By Joseph Ax
(Reuters) — A woman has accused Roy Moore, the Republican nominee for the U.S. Senate in Alabama, of initiating a sexual encounter with her when she was 14 years old, the Washington Post reported on Thursday, prompting the Republican Senate leader to call on Moore to step aside if the story turns out to be true.
Moore, the state’s former chief judge who was a 32-year-old Alabama prosecutor at the time and is now 70, vehemently denied the allegations, calling them "completely false and a desperate political attack." Reuters was unable to independently confirm any of the allegations.
"This garbage is the very definition of fake news and intentional defamation," his campaign added in the same statement.
Senate Majority Leader Mitch McConnell called on Moore to drop out of the race "if these allegations are true," and several other Republicans echoed that sentiment.
Republican Senator John McCain said Moore should step aside, calling the allegations "deeply disturbing and disqualifying."
Leigh Corfman, now 53, told the Post that she met Moore outside court in 1979 when her mother was inside for a child custody hearing, after Moore offered to watch her. Moore, at the time an assistant district attorney, asked for her number and later took her to his home, where they engaged in sexual activity before she asked to be taken home, Corfman said.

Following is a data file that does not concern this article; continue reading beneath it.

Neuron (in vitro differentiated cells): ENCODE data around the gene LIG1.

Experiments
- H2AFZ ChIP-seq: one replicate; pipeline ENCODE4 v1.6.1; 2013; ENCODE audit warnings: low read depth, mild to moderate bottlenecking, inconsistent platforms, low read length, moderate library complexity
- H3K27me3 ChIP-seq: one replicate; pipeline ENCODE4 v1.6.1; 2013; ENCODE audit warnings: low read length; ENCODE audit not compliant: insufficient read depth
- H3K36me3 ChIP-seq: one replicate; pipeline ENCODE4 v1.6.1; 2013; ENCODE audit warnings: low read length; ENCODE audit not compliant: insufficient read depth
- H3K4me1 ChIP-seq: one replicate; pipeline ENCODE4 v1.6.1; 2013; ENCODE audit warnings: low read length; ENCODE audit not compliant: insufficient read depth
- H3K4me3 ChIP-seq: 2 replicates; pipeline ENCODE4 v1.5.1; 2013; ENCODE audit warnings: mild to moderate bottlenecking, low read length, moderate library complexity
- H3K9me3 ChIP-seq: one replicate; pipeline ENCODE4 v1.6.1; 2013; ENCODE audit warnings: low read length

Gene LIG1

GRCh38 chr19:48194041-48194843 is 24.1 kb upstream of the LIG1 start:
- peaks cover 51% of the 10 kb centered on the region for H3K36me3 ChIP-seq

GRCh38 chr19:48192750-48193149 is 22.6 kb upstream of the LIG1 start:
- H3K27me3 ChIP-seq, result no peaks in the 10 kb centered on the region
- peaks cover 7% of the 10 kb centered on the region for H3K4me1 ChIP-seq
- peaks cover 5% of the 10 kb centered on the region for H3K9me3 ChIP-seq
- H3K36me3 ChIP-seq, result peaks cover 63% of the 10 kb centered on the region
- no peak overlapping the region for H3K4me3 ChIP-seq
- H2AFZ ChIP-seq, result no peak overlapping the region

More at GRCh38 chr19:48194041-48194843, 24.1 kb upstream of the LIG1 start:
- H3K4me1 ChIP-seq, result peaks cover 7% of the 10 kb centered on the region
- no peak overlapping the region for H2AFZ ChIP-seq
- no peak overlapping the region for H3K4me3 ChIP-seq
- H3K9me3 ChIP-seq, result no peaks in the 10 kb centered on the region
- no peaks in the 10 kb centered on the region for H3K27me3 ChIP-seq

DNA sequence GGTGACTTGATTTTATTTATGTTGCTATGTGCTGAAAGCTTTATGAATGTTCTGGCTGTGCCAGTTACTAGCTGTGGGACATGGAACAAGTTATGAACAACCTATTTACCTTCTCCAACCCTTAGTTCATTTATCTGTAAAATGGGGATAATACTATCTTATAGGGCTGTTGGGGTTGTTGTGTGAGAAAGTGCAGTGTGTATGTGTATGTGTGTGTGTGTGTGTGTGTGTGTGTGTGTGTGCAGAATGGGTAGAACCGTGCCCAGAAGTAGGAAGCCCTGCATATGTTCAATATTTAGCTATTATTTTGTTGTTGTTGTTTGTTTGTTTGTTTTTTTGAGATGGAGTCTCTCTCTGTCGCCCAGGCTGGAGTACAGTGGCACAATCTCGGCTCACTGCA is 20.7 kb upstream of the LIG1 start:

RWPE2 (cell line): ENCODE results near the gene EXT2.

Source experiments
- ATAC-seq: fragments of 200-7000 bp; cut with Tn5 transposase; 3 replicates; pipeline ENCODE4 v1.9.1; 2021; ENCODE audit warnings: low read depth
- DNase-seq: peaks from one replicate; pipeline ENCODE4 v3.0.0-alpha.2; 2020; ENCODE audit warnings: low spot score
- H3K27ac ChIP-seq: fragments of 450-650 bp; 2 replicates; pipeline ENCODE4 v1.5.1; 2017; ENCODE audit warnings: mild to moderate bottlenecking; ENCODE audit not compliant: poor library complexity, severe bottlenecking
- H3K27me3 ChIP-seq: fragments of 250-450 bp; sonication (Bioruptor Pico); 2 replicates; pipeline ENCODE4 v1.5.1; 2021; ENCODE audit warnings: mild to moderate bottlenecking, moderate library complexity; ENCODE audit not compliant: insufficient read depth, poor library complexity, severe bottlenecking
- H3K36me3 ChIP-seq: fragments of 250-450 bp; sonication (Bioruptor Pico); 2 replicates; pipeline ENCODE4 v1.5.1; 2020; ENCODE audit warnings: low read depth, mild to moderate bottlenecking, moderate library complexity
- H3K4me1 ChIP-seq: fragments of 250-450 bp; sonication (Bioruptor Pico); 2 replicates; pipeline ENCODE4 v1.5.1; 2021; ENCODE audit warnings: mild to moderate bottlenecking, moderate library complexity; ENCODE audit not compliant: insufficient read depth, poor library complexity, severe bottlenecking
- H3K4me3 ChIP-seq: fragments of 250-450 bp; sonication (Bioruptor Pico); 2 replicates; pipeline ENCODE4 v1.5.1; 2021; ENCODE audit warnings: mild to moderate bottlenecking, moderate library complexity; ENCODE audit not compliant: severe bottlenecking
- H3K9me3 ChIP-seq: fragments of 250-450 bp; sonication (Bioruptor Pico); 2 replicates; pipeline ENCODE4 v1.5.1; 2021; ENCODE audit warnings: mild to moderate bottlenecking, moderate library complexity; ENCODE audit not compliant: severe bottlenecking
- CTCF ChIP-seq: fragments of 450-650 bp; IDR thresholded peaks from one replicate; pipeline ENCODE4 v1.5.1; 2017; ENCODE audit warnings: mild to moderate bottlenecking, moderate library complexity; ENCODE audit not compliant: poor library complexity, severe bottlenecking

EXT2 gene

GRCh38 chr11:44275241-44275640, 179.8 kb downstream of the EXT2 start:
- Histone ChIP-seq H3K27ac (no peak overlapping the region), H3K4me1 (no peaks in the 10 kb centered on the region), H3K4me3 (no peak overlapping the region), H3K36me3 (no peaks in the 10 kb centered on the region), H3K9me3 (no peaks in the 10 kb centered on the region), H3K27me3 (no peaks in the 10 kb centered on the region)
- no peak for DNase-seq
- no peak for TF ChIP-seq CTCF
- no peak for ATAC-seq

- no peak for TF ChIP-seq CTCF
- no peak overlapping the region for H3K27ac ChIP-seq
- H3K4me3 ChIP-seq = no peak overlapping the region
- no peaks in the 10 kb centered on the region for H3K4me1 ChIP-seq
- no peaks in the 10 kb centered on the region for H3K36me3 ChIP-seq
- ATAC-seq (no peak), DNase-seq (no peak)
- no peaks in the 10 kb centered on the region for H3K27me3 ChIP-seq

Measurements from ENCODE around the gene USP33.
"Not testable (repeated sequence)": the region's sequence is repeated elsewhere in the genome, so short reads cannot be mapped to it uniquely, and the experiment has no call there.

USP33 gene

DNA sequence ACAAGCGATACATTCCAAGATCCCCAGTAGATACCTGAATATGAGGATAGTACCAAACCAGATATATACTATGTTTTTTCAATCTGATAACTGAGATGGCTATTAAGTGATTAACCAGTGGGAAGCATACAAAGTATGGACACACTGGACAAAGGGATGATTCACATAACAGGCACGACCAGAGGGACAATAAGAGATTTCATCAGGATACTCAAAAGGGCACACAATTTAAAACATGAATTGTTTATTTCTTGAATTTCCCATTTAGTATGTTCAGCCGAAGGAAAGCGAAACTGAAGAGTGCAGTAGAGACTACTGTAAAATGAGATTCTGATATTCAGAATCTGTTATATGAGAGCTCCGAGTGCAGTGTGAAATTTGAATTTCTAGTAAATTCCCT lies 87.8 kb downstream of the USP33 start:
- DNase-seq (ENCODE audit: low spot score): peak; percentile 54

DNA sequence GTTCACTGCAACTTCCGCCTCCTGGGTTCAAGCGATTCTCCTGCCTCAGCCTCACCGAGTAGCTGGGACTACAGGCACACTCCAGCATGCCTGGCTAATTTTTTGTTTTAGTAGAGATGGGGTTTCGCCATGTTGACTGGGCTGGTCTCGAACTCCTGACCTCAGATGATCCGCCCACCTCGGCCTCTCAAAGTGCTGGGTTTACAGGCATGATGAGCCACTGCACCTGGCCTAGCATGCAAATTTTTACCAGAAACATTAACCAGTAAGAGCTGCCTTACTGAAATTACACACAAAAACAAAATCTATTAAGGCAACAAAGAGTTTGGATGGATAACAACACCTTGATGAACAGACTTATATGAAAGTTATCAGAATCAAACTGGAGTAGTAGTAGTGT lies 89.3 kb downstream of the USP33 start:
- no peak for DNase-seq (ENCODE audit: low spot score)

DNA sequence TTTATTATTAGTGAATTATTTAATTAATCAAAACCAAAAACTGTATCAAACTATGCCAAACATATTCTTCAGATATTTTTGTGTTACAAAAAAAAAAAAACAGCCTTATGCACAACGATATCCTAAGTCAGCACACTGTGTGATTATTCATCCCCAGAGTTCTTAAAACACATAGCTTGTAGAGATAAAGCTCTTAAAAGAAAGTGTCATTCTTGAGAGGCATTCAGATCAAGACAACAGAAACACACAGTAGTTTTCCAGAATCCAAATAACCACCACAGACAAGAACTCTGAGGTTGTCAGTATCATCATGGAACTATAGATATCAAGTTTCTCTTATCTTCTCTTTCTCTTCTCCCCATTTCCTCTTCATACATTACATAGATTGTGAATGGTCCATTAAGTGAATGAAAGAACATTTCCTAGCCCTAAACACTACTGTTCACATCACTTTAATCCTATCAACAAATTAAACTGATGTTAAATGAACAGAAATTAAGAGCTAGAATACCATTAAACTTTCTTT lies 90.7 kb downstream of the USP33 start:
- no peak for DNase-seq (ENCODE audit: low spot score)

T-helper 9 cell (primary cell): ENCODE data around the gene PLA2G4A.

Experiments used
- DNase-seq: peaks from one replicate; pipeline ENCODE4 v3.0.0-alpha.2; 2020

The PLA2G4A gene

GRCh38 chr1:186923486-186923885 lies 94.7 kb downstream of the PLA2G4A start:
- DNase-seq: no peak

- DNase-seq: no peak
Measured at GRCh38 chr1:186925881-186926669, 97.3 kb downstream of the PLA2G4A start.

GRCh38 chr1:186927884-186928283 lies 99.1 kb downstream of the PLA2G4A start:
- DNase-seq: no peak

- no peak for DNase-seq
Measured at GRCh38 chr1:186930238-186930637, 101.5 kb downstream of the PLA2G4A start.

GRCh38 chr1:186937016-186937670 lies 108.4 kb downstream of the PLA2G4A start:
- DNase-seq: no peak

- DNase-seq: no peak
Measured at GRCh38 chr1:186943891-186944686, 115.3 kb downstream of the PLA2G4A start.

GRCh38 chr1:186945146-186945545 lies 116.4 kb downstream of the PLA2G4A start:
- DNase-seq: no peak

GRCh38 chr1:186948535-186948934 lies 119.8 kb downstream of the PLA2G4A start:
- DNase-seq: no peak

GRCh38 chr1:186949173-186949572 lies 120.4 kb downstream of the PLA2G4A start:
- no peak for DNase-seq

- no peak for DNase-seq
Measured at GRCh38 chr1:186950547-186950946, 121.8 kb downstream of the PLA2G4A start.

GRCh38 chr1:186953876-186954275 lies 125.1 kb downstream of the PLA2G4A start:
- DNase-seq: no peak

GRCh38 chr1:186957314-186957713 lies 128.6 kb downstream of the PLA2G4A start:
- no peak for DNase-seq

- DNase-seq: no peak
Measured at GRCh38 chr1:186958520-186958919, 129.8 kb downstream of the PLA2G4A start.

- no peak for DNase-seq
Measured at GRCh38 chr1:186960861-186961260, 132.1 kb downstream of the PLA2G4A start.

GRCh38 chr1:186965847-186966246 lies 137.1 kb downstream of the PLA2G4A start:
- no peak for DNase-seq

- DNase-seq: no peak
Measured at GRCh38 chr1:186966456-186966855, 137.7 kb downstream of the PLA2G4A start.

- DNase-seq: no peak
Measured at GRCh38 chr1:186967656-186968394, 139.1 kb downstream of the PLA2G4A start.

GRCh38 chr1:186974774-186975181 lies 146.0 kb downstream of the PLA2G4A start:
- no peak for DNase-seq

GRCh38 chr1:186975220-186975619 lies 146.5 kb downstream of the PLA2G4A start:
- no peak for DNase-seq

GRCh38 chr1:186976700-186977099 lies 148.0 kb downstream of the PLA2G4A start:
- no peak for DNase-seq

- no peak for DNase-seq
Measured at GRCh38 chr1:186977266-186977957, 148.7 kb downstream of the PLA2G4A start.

The Washington Post story also quoted three other women who said Moore dated them when they were between 16 and 18 years old and he was in his early 30s, though none said they had sexual contact with Moore.
"Judge Roy Moore is winning with a double-digit lead," his campaign said. "So it is no surprise, with just over four weeks remaining, in a race for the U.S. Senate with national implications, that the Democratic Party and the country’s most liberal newspaper would come up with a fabrication of this kind.
Neither Moore nor his campaign responded to requests for further comment.
Moore, a conservative Christian, has consistently led in polls over his Democratic opponent, Doug Jones, in a state dominated by Republicans.
Jones’ campaign did not immediately respond to a request for comment on the Post story.
Moore prevailed over several Republican opponents in a closely contested primary that saw U.S. President Donald Trump, McConnell and most establishment Republicans back the incumbent, Luther Strange.
Alabama’s special election to fill the seat left vacant by Jeff Sessions, whom Trump appointed as U.S. attorney general, is Dec. 12.
Moore became a national figure in the early 2000s, when he lost his position as Alabama Chief Justice after refusing a court order to remove a Ten Commandments monument from outside the courthouse.
After winning his position back in 2012, he was again forced out after defying the U.S. Supreme Court decision legalizing gay marriage by ordering probate judges not to give marriage licenses to same-sex couples.